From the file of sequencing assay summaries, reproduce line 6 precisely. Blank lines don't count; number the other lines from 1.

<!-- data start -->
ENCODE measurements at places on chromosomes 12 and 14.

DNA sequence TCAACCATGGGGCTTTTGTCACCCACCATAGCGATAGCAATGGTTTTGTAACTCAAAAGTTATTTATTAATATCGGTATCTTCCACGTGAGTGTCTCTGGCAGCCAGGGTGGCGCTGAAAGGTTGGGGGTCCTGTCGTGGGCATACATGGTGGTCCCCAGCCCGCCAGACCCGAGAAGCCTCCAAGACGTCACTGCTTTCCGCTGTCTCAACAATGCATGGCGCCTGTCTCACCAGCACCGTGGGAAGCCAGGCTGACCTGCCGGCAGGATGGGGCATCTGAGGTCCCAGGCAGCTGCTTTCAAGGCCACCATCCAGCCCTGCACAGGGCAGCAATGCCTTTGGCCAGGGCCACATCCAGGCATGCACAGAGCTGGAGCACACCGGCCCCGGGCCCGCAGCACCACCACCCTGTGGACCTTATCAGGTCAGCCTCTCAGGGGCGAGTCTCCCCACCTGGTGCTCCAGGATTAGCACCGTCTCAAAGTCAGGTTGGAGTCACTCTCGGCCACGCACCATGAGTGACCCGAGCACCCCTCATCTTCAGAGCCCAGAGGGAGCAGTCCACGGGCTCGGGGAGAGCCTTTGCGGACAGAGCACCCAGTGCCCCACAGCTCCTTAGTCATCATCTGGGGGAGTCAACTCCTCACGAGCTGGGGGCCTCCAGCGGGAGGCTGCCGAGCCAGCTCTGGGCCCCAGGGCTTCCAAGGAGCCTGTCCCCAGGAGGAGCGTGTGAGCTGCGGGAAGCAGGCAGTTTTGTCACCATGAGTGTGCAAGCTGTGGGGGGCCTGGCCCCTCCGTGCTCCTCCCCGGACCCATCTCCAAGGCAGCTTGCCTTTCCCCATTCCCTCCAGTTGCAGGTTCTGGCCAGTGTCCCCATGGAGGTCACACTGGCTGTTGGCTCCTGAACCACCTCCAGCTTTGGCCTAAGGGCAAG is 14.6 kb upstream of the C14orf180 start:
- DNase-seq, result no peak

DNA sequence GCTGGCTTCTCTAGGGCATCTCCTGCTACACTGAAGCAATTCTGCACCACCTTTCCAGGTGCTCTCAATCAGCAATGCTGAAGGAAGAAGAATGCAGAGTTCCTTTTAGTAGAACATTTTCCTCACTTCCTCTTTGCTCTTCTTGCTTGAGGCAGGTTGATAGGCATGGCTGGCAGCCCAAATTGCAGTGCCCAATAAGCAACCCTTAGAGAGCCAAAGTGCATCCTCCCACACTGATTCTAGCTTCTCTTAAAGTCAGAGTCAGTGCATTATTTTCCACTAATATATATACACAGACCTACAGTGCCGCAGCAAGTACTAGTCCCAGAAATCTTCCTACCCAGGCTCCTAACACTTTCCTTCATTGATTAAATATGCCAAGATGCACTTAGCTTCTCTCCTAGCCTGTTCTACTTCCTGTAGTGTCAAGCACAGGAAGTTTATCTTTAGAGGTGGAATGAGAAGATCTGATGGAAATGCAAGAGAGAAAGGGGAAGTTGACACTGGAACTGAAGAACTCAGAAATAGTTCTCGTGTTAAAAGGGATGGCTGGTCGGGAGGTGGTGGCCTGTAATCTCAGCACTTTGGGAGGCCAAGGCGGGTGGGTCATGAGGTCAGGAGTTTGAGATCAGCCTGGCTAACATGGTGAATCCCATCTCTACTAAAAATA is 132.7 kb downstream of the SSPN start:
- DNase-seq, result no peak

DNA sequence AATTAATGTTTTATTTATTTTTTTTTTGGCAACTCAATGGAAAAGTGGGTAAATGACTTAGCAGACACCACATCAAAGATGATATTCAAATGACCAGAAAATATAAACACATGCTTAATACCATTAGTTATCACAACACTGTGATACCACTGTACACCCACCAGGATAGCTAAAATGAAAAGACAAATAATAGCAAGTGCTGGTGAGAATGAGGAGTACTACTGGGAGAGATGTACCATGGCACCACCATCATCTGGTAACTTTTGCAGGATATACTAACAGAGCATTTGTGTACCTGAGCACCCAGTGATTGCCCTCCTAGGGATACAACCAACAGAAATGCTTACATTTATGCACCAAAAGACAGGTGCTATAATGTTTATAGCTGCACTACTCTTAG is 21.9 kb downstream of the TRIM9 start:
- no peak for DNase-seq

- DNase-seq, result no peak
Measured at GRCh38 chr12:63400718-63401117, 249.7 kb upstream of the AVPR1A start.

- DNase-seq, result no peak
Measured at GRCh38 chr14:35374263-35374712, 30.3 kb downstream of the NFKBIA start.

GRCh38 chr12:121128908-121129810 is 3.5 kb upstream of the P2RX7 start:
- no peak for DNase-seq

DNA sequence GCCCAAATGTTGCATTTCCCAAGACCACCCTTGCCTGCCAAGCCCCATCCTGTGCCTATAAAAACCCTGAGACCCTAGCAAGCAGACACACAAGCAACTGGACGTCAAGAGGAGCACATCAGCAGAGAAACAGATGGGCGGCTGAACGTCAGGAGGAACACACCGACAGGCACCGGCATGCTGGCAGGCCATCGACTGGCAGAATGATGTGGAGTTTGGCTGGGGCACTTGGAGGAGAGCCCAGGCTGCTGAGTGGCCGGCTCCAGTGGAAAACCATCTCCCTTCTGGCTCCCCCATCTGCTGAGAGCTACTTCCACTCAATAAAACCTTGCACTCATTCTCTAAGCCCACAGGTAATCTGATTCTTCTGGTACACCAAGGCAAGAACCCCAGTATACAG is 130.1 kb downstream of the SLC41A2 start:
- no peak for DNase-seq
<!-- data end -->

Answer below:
DNA sequence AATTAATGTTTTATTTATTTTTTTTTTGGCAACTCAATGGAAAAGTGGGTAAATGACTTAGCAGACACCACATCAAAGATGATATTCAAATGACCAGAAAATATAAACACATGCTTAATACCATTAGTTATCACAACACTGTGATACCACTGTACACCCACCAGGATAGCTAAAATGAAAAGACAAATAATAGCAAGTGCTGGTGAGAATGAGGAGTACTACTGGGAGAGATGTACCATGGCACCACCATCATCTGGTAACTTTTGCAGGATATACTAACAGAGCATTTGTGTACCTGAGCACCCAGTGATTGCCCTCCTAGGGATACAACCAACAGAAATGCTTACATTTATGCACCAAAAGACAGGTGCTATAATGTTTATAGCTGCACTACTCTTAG is 21.9 kb downstream of the TRIM9 start: